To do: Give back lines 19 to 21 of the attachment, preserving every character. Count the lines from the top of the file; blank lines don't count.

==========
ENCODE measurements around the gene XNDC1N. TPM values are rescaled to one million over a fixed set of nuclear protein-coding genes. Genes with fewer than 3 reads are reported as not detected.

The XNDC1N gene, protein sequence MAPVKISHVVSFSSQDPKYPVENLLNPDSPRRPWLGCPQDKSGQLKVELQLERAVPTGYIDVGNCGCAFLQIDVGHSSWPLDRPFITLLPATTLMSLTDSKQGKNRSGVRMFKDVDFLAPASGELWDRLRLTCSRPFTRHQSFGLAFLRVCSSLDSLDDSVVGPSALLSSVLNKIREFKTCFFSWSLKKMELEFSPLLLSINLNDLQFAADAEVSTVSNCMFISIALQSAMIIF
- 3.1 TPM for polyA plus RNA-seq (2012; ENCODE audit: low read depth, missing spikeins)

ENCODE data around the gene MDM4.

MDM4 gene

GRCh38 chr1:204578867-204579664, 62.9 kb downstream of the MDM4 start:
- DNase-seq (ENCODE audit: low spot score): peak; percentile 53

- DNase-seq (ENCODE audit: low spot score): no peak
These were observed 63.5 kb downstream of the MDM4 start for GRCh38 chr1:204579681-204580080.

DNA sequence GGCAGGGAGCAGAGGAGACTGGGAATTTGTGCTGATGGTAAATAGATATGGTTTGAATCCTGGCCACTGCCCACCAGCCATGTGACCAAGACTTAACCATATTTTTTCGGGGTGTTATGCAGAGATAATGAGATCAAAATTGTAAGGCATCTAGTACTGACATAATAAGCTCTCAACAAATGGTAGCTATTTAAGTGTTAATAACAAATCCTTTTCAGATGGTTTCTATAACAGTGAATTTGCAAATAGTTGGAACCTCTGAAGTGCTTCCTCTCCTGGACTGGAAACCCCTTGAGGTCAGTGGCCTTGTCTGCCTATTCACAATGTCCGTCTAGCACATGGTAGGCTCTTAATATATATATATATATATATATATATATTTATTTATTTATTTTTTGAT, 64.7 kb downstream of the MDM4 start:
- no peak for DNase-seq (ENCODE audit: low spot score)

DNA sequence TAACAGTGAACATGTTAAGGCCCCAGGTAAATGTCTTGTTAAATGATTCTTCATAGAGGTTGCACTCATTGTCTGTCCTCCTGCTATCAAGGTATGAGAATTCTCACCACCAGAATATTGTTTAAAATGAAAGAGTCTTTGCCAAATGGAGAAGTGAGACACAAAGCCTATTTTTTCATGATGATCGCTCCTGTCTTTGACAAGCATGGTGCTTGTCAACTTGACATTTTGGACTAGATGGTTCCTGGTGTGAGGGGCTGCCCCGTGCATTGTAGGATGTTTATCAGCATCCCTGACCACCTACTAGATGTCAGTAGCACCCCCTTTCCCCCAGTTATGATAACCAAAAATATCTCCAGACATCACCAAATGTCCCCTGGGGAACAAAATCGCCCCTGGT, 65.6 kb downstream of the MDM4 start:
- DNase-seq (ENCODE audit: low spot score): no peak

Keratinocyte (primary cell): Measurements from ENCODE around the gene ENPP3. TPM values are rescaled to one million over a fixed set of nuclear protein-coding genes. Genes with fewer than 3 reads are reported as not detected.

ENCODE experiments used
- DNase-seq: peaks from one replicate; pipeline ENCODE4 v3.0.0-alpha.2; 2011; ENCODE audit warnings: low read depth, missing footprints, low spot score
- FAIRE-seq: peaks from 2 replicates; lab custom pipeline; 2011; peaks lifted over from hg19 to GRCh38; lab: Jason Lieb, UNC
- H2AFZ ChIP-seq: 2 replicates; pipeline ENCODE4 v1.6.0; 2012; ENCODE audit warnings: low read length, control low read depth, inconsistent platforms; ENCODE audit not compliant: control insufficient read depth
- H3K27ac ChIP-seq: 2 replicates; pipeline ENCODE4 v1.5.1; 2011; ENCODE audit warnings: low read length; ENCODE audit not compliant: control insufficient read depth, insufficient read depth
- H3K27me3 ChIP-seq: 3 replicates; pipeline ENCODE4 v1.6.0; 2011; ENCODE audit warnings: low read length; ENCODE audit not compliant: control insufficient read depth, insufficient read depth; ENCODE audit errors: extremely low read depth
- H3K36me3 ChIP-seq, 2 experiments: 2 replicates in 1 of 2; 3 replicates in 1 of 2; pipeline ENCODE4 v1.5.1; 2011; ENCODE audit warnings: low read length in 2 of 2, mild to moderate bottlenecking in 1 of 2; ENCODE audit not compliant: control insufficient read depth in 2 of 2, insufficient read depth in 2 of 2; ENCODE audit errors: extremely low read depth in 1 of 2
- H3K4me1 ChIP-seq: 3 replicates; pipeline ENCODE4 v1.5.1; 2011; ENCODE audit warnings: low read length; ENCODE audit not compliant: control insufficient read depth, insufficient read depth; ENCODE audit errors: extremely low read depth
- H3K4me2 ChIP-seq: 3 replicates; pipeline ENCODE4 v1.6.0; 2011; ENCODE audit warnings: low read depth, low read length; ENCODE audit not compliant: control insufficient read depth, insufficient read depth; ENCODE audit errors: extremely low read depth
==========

- H3K27ac ChIP-seq: 2 replicates; pipeline ENCODE4 v1.5.1; 2011; ENCODE audit warnings: low read length; ENCODE audit not compliant: control insufficient read depth, insufficient read depth
- H3K27me3 ChIP-seq: 3 replicates; pipeline ENCODE4 v1.6.0; 2011; ENCODE audit warnings: low read length; ENCODE audit not compliant: control insufficient read depth, insufficient read depth; ENCODE audit errors: extremely low read depth
- H3K36me3 ChIP-seq, 2 experiments: 2 replicates in 1 of 2; 3 replicates in 1 of 2; pipeline ENCODE4 v1.5.1; 2011; ENCODE audit warnings: low read length in 2 of 2, mild to moderate bottlenecking in 1 of 2; ENCODE audit not compliant: control insufficient read depth in 2 of 2, insufficient read depth in 2 of 2; ENCODE audit errors: extremely low read depth in 1 of 2